As Americans receive their first paychecks of the new year, there are some tax provisions they can count on.
Individual tax rates will be the same for 2012 as they were in 2011, as will the 15 percent maximum tax rate on capital gains. People at higher incomes won’t see their personal exemptions or deductions phased out. And credits for adopting a child and for college expenses continue.
But several deductions, credits and other provisions that existed for 2011 will no longer be in place.
The alternative minimum tax exemptions will drop to pre-2001 levels if Congress doesn’t pass a patch and make it retroactive to cover the entire year. If history is any guide, however, Congress will do that.
Similarly, without congressional action people over 70½ will no longer be able to make tax-free withdrawals from their IRAs for a charitable contribution, and teachers won’t be able to take a $250 deduction for classroom supplies bought with their own money.
“During the course of 2012, the IRS will be keeping a close eye on developments in Congress,” agency spokesman Terry Lemons said. “There are a lot of open question marks.”
The 2012 presidential elections, the partisan discord in Congress and the outcry over the size of the federal deficit all add to the uncertainty. If there’s any doubt, just consider the battle over extending the 2 percentage point cut in Social Security payroll taxes. Agreement could only be reached on a two-month extension despite statements by the White House and both Republicans and Democrats in Congress calling for retaining the reduction for all of 2012. That battle will resume later this year.
Tax experts advise people to monitor other developments as well.
The IRS recommends reviewing your withholding sometime during the year to make sure it is in line with what your tax liability is likely to be. There’s a withholding calculator on its website, www.irs.gov. By having less withheld, people can get their money upfront, rather than waiting for a refund.
For most of us, checking our withholding and preparing tax returns are among the biggest financial tasks we face, Lemons said.
Some of the tax law provisions still in effect for 2012:
—The Bush tax cuts, which set marginal income tax rates of 10 percent, 15 percent, 25 percent, 28 percent, 33 percent and 35 percent. These rates will increase beginning in 2013 unless they are renewed by Congress.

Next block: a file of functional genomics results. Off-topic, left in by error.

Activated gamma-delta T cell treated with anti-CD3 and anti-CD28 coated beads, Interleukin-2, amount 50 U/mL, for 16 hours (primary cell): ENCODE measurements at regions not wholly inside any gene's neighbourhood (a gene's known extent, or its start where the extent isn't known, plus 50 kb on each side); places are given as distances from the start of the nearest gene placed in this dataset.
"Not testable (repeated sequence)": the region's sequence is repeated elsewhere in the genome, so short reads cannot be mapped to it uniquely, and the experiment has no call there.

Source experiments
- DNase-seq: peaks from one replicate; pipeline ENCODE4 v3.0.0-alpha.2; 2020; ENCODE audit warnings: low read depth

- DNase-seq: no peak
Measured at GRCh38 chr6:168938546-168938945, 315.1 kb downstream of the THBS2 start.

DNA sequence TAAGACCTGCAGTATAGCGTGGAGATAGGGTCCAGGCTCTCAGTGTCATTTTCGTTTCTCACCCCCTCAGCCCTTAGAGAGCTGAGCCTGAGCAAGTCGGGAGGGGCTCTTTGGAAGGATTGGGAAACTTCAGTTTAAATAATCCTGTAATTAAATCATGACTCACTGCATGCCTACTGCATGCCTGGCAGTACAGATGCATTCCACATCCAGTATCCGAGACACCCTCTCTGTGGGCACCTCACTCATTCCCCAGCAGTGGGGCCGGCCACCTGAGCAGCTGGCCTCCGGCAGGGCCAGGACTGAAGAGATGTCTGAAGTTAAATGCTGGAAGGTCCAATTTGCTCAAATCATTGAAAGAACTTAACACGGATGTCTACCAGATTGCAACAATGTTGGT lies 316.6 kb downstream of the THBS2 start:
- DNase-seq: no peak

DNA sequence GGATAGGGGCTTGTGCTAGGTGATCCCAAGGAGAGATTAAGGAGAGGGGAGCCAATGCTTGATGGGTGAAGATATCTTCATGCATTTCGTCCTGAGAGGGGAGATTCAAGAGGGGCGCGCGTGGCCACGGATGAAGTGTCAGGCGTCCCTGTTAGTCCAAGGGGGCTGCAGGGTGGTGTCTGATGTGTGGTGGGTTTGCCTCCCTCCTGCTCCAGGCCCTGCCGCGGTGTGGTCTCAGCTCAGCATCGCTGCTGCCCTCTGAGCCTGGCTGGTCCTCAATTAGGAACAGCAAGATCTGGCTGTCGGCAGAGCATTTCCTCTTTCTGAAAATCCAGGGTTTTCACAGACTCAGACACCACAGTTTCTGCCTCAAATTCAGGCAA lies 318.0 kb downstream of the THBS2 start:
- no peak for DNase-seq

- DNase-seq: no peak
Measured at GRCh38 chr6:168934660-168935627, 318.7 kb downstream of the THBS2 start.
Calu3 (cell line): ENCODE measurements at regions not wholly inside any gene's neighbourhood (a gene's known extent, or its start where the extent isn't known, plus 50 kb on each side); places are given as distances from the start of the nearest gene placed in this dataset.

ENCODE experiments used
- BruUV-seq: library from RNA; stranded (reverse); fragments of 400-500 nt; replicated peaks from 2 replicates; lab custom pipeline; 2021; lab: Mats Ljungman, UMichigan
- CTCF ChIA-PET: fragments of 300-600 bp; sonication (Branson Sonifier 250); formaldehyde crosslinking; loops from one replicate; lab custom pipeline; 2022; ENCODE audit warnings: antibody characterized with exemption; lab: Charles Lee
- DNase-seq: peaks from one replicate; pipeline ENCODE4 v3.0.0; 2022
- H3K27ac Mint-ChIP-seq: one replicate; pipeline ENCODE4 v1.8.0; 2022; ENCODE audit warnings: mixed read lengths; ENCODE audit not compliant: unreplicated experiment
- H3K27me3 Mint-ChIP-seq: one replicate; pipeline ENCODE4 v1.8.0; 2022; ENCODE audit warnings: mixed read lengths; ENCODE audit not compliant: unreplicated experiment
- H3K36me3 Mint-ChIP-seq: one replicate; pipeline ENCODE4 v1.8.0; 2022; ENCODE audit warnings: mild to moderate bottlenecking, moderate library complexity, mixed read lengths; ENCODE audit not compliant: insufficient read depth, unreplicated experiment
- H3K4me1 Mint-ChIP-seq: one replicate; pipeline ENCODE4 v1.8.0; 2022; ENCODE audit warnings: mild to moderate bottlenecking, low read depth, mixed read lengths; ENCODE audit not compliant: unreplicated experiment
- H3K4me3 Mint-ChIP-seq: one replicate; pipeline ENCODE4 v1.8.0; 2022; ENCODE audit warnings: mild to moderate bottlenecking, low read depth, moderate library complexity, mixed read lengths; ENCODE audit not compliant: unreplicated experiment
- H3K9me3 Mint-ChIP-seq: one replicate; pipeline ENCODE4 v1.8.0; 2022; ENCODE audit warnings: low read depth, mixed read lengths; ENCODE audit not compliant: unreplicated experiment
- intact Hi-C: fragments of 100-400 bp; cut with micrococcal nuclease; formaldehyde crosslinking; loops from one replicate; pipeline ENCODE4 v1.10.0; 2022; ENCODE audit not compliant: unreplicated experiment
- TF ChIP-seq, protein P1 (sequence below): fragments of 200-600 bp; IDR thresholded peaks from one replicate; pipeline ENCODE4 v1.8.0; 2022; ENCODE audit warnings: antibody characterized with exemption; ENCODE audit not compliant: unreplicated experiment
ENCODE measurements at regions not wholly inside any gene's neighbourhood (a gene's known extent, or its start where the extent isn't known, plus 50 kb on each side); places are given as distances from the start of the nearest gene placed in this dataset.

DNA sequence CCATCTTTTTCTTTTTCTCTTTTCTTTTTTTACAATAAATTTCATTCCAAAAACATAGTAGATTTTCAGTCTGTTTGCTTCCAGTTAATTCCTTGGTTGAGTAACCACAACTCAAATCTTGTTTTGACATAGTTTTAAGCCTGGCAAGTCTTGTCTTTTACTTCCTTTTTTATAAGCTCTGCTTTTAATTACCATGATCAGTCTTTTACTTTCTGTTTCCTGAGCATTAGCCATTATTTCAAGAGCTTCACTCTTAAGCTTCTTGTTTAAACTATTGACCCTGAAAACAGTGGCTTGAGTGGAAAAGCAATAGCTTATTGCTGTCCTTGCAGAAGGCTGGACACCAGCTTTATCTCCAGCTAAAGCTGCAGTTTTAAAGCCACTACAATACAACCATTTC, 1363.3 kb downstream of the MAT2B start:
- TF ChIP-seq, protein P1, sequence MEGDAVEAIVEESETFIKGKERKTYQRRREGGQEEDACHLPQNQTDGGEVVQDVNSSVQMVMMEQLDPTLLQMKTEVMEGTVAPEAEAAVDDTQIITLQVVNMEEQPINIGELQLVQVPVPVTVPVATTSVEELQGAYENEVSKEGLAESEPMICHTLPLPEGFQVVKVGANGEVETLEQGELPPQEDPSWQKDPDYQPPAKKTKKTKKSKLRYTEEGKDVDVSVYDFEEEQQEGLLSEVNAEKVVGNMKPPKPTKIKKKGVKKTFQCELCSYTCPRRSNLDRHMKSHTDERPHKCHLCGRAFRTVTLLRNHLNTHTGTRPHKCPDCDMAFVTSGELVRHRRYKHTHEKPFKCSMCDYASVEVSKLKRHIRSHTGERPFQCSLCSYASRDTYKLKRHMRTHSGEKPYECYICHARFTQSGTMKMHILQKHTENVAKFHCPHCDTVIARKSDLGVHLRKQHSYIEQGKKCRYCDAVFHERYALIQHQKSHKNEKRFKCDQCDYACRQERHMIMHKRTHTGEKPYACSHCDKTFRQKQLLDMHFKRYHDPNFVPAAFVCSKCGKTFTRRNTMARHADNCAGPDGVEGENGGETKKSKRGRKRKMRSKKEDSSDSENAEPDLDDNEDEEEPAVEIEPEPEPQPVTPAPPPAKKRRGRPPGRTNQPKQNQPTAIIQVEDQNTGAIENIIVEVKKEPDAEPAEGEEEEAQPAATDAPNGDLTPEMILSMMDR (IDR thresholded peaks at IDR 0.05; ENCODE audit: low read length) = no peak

—Capital gains tax rates of 0 percent and 15 percent. Capital gains generally are the increase in the value of an asset, such as stock or a home, from time of purchase until sale. Net long-term capital gains — those on assets held more than a year — are taxed at the 0 percent or 15 percent rate. Net gains on assets held less than a year — short-term gains — are taxed at the regular income tax rates.
—The child tax credit of $1,000 per child. The credit will drop to $500 in 2013 unless Congress acts.
—The higher earned income tax credit for families with three or more children. After 2012, families with three or more children will be treated the same as those with two children if Congress doesn’t pass an extension.
—The credit for expenses associated with the adoption of a child. However, the adoption credit is no longer refundable and is limited to $12,650 in 2012. It phases out for people with higher incomes.
—The American Opportunity Credit, which allows a maximum credit of $2,500 for tuition and other expenses for each of the first four years of higher education. The credit, which also phases out at higher incomes, is partially refundable.
Some of the provisions that expired at the end of 2011:
—A patch for the alternative minimum tax. Absent congressional action, the exemption will drop to $45,000 for married couples filing jointly, $33,750 for single person or the head of a household, and $22,500 for married people filing separately.
—The deduction for state and local sales taxes, in lieu of state and local income taxes.
—The deduction for qualified tuition and fees.
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